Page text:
My own advice is that in summer fishing, when big springs are relentlessly heading east at 1.5 MPH close to shore in shallow water, it is best to fish the ebb tide back eddies where they will fin forward, but stay put, until the tide turned and flood push them east, toward their natal river. By the time I had the slow spiral on the bait, that I use in summer for large fish, rather than the slightly faster spiral for winter fish, the boat had been carried to the west end of the eddy.

I swung the boat around, heading east, into the ebb. After ten minutes, it dawned on me the ebb was strong enough that the boat was not gaining any ground. The GPS speed-over-ground feature registered zero to half a knot. Mighty slow. Several Grady White and Trophy-style boats motored past me en route to the Flats. I was happy to see them go as it meant they would not be fishing in the restricted area that comprised my back eddy.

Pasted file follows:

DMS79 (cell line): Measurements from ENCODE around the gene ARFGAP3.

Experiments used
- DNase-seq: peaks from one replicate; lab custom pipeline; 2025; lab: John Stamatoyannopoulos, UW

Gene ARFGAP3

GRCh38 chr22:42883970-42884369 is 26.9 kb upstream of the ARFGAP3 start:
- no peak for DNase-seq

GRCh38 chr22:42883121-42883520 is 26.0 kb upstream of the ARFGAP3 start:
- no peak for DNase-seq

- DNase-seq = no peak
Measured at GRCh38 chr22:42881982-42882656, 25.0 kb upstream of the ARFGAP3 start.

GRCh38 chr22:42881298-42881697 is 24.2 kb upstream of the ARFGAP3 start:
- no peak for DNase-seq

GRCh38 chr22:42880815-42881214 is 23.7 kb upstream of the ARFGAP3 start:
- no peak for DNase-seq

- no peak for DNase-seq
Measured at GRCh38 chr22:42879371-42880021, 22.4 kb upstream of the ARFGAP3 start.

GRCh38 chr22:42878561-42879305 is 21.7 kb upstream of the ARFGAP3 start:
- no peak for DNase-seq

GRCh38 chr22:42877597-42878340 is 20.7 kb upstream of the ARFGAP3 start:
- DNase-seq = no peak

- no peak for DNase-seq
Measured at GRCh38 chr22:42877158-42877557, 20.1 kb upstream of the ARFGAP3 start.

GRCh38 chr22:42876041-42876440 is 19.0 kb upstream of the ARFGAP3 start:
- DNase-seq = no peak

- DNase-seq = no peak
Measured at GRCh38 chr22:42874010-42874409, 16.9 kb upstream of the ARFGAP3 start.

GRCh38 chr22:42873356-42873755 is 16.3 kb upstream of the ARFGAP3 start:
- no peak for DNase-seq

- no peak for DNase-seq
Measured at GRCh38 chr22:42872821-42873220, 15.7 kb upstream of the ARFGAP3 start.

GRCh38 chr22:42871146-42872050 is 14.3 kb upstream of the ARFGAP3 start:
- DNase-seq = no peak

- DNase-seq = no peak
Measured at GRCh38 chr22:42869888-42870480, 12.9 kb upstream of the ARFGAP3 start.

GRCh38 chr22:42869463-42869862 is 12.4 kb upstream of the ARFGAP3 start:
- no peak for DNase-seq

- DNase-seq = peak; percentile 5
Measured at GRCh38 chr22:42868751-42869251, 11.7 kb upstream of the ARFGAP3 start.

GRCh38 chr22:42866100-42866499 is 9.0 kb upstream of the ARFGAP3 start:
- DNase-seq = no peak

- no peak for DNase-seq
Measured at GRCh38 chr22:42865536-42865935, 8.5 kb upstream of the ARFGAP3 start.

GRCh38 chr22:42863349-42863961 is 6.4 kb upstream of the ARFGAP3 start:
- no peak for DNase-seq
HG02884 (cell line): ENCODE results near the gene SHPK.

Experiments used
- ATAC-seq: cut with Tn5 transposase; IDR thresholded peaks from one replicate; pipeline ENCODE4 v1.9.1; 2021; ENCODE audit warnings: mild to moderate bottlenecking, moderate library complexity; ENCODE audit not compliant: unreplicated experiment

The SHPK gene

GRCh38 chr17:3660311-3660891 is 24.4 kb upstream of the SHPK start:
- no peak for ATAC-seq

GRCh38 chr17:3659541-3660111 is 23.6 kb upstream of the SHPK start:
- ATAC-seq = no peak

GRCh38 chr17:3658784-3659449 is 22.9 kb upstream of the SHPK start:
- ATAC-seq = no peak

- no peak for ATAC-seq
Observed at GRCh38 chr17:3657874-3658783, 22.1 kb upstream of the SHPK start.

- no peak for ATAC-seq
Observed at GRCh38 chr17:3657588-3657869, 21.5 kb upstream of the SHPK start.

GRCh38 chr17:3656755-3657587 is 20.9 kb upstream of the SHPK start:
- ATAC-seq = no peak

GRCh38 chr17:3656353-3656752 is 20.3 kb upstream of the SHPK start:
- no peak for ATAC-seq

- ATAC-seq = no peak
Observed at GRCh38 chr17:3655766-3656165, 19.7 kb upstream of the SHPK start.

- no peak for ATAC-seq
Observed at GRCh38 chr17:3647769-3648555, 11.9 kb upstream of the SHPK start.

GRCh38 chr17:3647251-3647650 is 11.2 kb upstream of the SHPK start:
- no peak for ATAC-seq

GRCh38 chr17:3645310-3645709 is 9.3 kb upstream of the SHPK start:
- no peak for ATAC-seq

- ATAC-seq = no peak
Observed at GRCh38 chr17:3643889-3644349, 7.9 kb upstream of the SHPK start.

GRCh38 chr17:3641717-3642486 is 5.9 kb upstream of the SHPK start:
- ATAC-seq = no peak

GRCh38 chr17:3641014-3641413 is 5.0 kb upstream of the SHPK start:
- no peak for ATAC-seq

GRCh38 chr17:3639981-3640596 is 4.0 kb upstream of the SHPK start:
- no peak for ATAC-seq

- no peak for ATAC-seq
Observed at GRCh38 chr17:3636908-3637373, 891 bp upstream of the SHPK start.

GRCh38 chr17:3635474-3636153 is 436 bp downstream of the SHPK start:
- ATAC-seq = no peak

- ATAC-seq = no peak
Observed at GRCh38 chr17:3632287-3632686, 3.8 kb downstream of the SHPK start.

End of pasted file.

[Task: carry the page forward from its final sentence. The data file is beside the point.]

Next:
Another ten minutes went by and it was clear I was going nowhere. I hit the green button for the ball, disconnected the release clip, and throttled up. At six knots, the boat soon putted up to the head of the eddy, whereupon I sent the ball, release clip and bait down to 33 feet. Then the boat made a loud beep, beep, which is what it does when the key reaches the first d├ętente prior to starting. But I was not starting the boat, and the beep, beep continued blasting in my ear.